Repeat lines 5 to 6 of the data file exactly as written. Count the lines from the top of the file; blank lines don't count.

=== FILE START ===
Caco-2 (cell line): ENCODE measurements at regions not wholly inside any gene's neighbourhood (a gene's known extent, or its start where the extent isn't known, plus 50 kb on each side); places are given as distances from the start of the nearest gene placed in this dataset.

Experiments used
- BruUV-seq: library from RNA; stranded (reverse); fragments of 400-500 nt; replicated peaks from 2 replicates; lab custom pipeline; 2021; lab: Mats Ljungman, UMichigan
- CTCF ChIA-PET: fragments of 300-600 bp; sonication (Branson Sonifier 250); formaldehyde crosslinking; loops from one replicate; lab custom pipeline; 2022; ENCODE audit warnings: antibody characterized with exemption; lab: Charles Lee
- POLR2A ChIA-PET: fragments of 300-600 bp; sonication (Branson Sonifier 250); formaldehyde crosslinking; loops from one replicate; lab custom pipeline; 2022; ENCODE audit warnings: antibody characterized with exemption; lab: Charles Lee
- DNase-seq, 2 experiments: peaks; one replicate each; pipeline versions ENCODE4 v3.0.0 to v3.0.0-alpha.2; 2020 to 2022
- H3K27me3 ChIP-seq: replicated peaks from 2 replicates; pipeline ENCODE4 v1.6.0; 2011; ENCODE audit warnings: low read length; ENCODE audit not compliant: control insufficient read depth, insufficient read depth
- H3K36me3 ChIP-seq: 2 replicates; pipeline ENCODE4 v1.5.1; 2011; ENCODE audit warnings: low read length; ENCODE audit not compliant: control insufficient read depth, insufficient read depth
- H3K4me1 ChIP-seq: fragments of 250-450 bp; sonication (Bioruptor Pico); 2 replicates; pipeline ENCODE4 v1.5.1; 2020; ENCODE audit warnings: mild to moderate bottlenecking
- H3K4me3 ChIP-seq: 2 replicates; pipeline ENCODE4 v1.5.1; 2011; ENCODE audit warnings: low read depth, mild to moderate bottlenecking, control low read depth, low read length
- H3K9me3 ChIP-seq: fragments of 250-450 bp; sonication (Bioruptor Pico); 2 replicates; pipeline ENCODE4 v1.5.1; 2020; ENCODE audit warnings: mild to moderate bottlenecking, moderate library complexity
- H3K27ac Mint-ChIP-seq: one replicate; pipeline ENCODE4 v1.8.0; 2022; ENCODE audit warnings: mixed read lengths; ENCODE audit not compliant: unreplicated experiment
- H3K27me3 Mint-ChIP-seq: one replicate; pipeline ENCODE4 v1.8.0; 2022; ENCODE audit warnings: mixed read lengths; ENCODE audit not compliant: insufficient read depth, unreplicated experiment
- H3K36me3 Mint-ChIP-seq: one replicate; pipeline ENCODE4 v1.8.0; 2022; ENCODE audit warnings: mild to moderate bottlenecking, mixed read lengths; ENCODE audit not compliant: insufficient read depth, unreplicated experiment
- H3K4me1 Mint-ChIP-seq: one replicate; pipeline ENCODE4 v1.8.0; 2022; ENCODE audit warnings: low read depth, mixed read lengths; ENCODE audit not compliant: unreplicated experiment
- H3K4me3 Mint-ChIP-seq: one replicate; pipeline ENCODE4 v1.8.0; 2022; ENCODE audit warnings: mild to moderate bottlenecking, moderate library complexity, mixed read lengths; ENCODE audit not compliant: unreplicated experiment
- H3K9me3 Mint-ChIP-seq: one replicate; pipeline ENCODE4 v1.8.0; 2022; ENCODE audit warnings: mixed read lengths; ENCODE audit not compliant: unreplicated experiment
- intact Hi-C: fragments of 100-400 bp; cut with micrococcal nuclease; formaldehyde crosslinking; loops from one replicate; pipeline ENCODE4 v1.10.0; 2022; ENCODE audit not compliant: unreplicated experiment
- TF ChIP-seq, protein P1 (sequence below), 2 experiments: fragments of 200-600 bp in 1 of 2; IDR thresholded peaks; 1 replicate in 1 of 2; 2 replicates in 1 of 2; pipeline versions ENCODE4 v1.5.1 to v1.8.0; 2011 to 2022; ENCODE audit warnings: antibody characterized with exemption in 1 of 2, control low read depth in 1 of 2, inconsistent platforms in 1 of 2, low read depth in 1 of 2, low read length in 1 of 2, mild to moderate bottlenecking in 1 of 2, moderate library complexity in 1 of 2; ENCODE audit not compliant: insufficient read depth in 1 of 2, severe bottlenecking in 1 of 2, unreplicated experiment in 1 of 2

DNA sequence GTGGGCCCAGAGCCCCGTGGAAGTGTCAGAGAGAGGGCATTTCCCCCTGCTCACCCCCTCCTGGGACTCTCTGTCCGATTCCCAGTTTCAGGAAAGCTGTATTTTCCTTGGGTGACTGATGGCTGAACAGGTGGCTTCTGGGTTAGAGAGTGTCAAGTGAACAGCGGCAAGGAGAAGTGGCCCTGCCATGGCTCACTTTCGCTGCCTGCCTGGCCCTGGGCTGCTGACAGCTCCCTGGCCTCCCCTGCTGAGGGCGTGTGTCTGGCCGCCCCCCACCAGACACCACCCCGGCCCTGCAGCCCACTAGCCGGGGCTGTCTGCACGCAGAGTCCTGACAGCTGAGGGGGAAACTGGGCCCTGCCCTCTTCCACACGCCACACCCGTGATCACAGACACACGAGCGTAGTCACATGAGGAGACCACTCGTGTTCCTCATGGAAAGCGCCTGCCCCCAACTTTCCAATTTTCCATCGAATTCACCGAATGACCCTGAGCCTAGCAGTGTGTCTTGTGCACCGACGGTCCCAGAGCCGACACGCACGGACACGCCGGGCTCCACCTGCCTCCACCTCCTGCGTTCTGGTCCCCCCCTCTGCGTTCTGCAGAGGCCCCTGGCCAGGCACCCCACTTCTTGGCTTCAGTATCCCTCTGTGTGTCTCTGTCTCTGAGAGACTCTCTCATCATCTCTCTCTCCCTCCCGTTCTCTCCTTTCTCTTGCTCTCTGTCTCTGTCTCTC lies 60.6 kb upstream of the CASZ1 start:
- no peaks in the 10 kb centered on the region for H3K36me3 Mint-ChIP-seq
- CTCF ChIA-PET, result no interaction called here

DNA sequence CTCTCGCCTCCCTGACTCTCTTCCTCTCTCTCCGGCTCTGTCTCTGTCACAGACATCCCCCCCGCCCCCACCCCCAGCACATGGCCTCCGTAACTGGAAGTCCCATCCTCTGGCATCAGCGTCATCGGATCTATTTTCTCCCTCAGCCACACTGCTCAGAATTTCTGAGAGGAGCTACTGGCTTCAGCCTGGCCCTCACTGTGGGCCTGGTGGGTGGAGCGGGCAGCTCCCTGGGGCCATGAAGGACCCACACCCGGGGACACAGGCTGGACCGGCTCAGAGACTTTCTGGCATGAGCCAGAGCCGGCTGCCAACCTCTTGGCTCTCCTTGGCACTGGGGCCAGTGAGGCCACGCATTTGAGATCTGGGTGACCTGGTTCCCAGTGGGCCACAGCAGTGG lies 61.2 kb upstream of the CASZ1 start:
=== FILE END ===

- POLR2A ChIA-PET: fragments of 300-600 bp; sonication (Branson Sonifier 250); formaldehyde crosslinking; loops from one replicate; lab custom pipeline; 2022; ENCODE audit warnings: antibody characterized with exemption; lab: Charles Lee
- DNase-seq, 2 experiments: peaks; one replicate each; pipeline versions ENCODE4 v3.0.0 to v3.0.0-alpha.2; 2020 to 2022